After the minimum holding period, if any, has been met, affiliates may not sell more shares of stock during any three-month period than the greater of: a) 1% of the outstanding shares of the same class being held or b) the average reported weekly trading volume during the four weeks preceding the sale. During recent periods of reduced trading volume, the first, rather than the second, prong of the Rule 144 volume limitation may set the maximum number of shares permitted to be sold. If the block is subject to sale restrictions under Rule 144, the holding period and associated blockage discount may be significantly greater than if the block were able to be liquidated in accordance with normal market trading volume.
Courts frown upon using blockage discounts applied in earlier court decisions. Instead, as in Estate of Foote, courts typically prefer experts to determine each discount independently of legal precedent.
Estate of Foote - TC Memo 1999-37
Tax court denied an average of 18 court case decisions regarding discount for blockage discount.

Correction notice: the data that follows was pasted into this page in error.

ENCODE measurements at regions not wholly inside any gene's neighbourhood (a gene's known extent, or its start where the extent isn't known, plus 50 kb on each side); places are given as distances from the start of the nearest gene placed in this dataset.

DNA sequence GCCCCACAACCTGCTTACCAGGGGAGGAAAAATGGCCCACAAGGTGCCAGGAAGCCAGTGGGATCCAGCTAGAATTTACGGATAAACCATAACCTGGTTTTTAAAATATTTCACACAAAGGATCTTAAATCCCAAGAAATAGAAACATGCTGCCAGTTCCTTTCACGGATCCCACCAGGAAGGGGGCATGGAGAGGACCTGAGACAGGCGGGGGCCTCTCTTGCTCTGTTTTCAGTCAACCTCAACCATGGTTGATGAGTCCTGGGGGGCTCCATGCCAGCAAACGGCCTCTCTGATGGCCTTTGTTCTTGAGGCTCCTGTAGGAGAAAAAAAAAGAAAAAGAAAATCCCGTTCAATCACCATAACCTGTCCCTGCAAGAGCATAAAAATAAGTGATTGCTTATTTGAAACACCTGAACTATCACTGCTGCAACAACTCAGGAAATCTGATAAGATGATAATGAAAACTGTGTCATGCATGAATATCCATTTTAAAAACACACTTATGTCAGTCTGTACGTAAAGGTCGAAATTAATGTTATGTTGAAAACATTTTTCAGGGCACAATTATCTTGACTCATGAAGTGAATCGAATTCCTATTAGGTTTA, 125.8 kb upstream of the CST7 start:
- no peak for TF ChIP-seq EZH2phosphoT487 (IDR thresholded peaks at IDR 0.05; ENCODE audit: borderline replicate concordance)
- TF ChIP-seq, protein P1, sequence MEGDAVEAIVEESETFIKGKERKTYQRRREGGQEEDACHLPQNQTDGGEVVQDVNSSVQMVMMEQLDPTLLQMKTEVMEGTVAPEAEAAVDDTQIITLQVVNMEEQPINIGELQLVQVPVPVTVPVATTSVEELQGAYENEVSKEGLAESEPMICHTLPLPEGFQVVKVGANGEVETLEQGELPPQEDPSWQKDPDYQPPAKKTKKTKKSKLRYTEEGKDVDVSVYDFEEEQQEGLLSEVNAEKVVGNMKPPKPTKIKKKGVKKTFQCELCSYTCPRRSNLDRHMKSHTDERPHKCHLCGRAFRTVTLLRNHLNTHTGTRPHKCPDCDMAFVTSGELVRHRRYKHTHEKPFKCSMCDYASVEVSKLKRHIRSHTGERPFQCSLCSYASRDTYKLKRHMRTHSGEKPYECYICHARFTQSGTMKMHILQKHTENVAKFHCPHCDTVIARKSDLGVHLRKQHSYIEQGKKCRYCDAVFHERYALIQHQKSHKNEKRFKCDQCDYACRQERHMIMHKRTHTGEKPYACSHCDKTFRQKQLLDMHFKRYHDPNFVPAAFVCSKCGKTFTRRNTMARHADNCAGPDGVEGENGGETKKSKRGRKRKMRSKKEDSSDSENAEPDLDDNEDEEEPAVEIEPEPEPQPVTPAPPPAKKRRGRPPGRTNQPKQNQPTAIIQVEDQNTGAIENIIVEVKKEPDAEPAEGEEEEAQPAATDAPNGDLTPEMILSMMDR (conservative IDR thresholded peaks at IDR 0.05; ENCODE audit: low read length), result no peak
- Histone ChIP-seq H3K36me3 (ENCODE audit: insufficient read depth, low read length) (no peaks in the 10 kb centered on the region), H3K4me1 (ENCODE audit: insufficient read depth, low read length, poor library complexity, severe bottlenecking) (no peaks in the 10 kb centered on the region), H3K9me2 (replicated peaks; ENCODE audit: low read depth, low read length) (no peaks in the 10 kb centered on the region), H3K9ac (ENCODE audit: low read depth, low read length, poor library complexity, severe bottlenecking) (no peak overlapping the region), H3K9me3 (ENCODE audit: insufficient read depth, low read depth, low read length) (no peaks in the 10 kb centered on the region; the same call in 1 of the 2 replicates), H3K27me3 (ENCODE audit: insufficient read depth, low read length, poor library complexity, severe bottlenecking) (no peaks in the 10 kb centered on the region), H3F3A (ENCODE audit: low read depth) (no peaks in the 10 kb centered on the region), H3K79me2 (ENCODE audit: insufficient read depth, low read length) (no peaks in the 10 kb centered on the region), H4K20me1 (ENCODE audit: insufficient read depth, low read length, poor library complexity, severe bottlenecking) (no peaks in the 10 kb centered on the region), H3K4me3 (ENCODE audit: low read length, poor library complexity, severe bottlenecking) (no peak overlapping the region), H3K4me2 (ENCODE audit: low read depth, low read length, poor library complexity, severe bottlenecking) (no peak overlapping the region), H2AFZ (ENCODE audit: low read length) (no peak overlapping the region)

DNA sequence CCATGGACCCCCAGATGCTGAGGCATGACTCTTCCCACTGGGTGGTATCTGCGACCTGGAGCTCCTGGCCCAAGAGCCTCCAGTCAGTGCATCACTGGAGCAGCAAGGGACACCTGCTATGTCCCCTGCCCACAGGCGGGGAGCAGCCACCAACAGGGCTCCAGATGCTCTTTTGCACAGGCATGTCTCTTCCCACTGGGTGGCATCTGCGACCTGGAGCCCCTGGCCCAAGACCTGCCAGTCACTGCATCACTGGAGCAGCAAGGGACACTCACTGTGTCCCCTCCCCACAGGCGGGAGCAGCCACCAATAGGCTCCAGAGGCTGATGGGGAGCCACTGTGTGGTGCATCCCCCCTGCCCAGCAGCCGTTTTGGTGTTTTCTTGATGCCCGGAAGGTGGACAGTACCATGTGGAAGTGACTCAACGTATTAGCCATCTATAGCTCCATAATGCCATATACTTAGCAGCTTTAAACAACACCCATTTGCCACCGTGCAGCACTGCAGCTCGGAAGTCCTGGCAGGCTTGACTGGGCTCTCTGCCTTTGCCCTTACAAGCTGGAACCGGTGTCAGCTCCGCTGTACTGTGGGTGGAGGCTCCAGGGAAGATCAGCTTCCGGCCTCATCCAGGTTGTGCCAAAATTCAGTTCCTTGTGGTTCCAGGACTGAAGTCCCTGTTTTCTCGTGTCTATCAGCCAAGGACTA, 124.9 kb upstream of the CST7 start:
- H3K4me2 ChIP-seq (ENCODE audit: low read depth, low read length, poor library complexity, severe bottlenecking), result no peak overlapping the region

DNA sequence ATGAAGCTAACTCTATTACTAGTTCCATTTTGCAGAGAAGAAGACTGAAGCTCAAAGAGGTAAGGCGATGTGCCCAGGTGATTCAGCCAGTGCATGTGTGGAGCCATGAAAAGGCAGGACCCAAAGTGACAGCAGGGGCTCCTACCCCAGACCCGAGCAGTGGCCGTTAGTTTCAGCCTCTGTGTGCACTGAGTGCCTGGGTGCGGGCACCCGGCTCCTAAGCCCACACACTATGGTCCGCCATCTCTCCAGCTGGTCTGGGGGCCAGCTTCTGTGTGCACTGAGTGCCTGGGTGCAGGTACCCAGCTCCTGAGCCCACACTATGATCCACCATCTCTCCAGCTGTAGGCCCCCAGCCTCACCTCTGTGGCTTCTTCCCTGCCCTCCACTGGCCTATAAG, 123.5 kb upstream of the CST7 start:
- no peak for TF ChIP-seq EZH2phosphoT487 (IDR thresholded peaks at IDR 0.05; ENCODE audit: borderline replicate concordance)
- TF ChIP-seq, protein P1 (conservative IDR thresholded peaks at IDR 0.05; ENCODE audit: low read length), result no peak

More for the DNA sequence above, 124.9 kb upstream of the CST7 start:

Mandelbaum - TC Memo 1995-255, aff'd 91F3d 124 (3rd Cir. 1996) -
Judge found no persuasive evidence to rely on the restricted stock and pre-IPO studies, but allowed a 20 percent blockage discount.
Estate of Mellinger v. Commissioner, 112 T.C. 26 (January 26, 1999)
Allowed one of the largest blockage discounts of 25 percent to large blocks of Frederick's ofHollywood stock, which was thinly traded.
Estate of Georgina Gimbel v. Commissioner, T.C. Memo 2006- 270 (December 16, 2006).
The Tax Court decided that 14.2 percent was the appropriate overall discount for blockage and for the restrictions on the immediate marketability of the subject shares.
The first method of estimating the size of the blockage discount is the "estimation of the present value of cash flows" arising from the sale of small lots in the stock over a reasonable period of time. The estimation is based on (a) the number of shares the market could reasonably absorb and sustain and (b) a required rate of return to the shareholder over the "dribble-out" period to compensate for the risk of not receiving an amount equal to the current share price over the period. This dribble-out period should be the shortest amount of time necessary to liquidate the block without depressing the share price. In order to estimate the dribble-out period, market makers in the subject stock should be interviewed and historical trading activity analyzed. These findings will assist in determining what the typical or average trading volume has been over a relevant historical period, and what additional shares the market could absorb in scheduled periods without affecting the stock's supply/demand price equilibrium.